"Interesting, interesting" says Lindsay (who has obviously picked up some tips on giving patronising answers).  "We've got something along those lines.  If they do, we never get to hear any more about it.   

The boys are still in the toy company offices, brainstorming.  Their idea is an electronic version of Top Trumps.

The girls have lots of ideas.  Something that plugs in like an electric plug, and does different things depending upon which way you plug it in (how many ways are there to plug in a 3-pin plug?).  Text messaging for young children using ten different cards with flags on them.  A kit for building robots that then fight with each other, and bits fall off.

Saira likes the robot idea.  They all like the robot, and the electric plug.  Lindsay looks at her watch again.  Then she tells them how they voted (as if they somehow didn't know) and says that they are going to spend the next half hour talking to an expert.  Hey, Time Management skills.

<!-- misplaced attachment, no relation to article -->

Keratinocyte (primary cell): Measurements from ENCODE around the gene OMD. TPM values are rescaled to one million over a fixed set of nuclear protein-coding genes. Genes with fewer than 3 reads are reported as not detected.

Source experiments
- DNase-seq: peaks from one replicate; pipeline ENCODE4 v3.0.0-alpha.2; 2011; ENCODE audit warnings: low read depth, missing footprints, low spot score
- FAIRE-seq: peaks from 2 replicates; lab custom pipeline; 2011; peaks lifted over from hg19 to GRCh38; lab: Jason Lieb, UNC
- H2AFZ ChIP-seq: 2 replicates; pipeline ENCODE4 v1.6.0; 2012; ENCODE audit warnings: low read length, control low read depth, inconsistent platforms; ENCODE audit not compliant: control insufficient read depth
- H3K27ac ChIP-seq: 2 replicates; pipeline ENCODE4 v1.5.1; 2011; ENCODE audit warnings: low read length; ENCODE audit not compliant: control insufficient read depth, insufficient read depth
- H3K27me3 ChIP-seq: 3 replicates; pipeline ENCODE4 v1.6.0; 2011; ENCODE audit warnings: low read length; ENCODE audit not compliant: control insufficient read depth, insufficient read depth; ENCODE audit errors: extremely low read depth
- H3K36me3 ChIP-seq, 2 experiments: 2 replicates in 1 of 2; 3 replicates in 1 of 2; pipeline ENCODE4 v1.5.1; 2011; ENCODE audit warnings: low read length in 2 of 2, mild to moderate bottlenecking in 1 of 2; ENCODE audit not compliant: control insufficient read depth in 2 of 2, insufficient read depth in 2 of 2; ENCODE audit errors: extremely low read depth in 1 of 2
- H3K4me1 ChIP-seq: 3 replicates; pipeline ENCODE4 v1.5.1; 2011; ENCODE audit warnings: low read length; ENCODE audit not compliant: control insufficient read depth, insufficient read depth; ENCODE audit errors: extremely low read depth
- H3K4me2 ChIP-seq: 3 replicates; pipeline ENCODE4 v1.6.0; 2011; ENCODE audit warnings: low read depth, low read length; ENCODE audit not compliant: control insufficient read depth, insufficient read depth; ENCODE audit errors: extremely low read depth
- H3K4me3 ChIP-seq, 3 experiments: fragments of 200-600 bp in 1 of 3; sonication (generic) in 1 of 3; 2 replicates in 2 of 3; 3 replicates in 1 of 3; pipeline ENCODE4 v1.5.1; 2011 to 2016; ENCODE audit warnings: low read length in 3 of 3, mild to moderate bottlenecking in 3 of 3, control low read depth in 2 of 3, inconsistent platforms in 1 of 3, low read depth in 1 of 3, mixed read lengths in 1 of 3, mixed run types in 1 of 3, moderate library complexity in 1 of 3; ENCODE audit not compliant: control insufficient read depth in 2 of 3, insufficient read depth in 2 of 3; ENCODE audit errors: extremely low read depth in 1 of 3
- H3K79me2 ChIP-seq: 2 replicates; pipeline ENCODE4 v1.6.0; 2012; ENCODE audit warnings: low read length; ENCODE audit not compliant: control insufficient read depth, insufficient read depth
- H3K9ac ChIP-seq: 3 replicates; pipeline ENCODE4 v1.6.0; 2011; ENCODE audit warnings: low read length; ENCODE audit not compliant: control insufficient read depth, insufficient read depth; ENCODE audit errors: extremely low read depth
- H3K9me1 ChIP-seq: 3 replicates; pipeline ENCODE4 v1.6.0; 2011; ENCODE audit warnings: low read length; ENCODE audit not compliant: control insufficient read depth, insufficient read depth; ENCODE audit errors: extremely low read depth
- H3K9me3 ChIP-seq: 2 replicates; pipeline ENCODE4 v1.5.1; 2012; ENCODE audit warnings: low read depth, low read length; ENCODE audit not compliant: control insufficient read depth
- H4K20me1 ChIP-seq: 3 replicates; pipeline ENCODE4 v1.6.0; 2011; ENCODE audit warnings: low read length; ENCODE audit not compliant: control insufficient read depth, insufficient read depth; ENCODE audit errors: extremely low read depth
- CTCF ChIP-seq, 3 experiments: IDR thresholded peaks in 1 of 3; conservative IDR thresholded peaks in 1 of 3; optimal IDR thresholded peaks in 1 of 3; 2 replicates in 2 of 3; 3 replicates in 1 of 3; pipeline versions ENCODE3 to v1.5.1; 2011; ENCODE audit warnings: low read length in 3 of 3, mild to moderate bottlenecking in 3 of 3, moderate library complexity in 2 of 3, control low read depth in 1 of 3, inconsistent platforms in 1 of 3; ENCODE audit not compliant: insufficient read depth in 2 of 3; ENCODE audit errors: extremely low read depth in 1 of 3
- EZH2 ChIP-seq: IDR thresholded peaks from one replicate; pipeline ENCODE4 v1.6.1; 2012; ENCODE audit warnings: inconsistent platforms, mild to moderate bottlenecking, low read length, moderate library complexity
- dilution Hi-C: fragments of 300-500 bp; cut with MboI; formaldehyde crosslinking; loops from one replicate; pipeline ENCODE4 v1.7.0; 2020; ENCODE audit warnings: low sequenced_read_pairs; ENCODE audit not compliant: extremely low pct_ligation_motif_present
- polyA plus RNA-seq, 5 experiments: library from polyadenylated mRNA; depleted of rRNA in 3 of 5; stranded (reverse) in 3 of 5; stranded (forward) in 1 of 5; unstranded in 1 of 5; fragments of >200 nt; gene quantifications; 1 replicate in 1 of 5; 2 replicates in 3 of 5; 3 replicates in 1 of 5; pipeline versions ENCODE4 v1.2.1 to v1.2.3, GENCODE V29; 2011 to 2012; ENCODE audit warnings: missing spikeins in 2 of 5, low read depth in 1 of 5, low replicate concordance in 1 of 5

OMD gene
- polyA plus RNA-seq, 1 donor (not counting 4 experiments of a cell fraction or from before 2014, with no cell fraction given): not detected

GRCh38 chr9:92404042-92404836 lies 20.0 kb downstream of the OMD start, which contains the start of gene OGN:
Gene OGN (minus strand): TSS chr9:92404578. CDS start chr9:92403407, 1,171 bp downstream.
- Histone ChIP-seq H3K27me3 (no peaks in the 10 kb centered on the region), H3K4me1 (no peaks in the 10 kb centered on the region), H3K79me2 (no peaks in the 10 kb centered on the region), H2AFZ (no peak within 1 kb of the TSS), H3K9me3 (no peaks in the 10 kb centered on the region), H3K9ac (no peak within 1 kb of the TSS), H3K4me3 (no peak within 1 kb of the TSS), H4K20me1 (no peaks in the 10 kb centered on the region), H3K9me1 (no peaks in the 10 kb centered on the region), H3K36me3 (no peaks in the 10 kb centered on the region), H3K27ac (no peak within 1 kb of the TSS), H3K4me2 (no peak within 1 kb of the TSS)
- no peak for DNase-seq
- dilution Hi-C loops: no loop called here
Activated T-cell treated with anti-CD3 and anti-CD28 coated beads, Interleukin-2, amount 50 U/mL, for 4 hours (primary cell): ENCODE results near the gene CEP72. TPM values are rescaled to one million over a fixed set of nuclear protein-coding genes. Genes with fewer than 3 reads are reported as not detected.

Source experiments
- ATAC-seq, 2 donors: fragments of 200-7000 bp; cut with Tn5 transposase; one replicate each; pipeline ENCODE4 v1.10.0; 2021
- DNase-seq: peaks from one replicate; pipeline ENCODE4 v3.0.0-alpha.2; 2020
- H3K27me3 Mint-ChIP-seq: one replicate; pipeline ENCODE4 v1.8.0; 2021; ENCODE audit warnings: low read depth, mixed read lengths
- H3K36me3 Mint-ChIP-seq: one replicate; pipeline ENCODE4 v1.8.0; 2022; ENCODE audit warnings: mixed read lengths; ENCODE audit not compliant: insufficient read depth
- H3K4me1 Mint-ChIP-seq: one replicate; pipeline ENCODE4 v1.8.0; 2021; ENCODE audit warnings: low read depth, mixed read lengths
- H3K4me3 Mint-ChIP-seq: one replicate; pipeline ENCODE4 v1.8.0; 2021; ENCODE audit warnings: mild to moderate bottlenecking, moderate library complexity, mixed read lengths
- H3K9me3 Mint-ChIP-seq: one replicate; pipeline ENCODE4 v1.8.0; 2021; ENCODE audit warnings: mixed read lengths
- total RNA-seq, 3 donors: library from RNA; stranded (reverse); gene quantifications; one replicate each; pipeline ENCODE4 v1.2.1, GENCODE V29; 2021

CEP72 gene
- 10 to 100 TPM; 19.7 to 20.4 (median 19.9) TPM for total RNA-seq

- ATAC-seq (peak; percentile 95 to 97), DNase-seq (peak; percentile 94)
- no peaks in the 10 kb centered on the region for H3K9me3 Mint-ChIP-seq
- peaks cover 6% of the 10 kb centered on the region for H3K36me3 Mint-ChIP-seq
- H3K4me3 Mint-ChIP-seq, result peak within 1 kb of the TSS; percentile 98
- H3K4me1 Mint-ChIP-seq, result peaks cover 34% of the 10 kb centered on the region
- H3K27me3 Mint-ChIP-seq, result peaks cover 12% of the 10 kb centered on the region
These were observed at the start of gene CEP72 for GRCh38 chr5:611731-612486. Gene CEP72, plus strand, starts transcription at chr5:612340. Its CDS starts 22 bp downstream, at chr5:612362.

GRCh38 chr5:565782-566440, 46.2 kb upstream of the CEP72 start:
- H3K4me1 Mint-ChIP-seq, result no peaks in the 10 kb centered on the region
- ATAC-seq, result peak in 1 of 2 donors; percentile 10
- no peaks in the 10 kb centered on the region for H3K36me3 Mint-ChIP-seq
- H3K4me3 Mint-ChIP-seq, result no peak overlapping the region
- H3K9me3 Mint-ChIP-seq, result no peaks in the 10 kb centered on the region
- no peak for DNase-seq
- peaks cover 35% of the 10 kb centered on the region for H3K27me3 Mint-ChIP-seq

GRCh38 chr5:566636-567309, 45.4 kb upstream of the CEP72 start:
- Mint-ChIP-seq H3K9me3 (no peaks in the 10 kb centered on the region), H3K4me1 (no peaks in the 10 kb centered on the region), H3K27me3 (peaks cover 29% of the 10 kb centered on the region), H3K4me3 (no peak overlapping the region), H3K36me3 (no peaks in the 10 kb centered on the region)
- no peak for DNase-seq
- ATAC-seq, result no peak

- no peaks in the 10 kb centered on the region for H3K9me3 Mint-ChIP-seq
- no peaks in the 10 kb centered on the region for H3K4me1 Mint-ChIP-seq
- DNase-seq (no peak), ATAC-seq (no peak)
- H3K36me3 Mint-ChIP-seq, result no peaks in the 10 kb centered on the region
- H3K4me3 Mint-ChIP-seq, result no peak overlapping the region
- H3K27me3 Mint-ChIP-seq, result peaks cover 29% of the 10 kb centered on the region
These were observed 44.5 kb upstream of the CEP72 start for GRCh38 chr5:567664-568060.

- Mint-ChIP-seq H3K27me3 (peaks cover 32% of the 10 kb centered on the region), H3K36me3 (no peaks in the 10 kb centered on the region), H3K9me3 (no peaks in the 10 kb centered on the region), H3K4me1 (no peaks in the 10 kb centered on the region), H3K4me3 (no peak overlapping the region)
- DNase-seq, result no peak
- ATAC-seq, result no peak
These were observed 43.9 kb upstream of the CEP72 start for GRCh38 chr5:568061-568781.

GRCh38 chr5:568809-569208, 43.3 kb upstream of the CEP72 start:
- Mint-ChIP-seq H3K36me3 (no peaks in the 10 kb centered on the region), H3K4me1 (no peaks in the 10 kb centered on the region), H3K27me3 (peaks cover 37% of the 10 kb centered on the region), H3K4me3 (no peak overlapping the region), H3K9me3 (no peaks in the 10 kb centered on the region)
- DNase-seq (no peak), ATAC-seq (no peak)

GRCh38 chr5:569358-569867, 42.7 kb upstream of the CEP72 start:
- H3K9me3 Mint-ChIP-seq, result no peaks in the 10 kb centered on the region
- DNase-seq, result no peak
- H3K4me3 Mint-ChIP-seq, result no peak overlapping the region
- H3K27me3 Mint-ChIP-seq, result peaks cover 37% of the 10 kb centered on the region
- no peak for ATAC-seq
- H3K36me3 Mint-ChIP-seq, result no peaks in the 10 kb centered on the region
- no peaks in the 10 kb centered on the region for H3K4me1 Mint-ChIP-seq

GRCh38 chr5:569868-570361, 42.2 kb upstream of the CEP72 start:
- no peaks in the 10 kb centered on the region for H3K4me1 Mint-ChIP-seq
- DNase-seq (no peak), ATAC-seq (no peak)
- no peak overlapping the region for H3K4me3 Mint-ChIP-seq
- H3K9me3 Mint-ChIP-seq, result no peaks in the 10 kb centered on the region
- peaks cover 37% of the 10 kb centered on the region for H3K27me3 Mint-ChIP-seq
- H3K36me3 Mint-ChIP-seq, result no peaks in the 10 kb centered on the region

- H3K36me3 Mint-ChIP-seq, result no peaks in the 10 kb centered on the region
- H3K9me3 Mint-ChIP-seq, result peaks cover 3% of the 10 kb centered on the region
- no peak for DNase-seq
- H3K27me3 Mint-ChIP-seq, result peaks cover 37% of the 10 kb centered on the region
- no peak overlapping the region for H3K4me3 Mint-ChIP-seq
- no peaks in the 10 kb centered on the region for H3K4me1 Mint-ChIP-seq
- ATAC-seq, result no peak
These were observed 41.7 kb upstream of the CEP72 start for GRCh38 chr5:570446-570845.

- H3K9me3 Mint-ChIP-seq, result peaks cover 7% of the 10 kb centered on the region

Nick isn't an expert, but he thinks it's extraordinary that they should be designing a toy that looks like a 3-pin plug when children are always told not to play with electricity.  Do you know, I think he may be right.

Rachel is now talking to the expert, and wants to know "if it would be possible, or dangerous, potentially, to have live electricity flowing through that toy."   Miriam wonders if there might be health and safety issues.  Well, er, yes. 

Did they really need to ask those question?

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The Apprentice UK - Flowers